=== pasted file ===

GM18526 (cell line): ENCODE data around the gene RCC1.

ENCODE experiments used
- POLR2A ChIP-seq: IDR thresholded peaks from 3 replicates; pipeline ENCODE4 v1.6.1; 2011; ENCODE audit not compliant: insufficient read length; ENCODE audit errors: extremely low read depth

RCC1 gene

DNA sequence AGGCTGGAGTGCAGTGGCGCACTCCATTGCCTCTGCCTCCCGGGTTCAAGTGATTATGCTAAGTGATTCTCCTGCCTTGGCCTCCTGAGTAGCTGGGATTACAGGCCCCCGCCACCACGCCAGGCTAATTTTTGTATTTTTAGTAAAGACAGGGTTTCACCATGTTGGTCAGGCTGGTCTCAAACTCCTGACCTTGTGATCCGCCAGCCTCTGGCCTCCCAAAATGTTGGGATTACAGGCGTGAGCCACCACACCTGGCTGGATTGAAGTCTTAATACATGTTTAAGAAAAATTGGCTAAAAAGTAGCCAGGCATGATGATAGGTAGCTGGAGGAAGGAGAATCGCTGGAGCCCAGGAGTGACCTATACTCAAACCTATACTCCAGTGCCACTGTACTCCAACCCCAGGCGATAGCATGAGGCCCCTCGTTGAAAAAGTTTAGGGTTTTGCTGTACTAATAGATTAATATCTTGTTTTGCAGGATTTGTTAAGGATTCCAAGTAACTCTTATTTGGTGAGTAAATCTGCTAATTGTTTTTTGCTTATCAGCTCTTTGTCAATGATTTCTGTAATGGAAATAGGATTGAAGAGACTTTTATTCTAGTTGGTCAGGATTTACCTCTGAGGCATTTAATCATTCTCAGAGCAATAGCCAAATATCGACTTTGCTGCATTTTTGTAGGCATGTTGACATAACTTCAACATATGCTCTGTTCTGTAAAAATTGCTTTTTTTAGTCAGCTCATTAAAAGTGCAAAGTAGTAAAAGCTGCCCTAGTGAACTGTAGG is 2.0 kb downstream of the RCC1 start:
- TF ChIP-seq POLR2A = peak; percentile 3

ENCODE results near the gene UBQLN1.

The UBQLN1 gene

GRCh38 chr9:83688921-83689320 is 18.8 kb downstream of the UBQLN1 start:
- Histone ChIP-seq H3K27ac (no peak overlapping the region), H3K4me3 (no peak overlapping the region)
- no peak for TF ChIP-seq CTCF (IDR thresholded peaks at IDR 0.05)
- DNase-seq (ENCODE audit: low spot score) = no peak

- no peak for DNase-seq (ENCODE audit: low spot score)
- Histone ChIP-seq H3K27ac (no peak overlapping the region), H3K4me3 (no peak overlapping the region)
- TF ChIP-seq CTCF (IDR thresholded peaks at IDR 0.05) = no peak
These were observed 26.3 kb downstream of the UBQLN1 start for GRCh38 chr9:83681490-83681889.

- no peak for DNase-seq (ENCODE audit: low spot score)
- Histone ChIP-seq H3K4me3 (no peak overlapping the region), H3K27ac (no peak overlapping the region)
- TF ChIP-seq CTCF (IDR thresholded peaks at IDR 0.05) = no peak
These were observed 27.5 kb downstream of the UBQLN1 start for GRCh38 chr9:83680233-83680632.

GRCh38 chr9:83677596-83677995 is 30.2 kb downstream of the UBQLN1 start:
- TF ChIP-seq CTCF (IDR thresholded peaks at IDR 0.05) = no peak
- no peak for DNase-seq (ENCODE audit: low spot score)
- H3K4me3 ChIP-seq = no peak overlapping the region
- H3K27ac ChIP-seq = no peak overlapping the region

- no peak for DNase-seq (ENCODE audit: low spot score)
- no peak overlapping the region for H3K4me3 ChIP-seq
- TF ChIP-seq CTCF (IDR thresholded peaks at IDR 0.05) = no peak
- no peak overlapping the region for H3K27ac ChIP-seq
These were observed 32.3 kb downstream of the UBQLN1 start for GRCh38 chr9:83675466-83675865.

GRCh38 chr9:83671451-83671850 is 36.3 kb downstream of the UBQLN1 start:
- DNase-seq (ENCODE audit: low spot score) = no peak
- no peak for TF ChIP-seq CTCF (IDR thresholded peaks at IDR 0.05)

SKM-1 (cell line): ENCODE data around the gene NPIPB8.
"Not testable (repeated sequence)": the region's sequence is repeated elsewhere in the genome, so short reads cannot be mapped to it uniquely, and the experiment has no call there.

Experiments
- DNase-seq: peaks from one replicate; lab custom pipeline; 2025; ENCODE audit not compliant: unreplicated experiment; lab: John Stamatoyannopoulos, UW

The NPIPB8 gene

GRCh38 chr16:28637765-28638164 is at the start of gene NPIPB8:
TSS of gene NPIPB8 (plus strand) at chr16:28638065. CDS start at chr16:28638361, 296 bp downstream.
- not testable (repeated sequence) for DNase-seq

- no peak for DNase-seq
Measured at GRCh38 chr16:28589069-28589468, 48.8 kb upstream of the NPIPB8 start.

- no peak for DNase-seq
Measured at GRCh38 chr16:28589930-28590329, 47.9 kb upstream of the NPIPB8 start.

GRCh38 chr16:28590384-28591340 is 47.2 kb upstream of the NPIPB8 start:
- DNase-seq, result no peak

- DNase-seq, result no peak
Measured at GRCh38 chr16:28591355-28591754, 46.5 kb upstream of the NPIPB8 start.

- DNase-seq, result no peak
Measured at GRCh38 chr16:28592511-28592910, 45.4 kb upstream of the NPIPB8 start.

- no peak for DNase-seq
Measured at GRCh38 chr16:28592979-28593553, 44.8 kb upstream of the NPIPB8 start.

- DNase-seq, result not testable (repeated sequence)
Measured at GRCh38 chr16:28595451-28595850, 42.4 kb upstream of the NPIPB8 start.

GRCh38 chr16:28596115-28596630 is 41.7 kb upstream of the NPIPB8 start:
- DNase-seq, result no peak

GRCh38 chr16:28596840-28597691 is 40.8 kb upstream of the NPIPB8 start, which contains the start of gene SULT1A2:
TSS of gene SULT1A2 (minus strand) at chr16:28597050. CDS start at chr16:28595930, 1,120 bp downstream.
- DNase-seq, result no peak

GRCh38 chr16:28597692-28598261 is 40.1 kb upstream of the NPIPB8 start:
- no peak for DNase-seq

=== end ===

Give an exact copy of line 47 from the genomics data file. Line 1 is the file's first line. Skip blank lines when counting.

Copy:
- DNase-seq, result no peak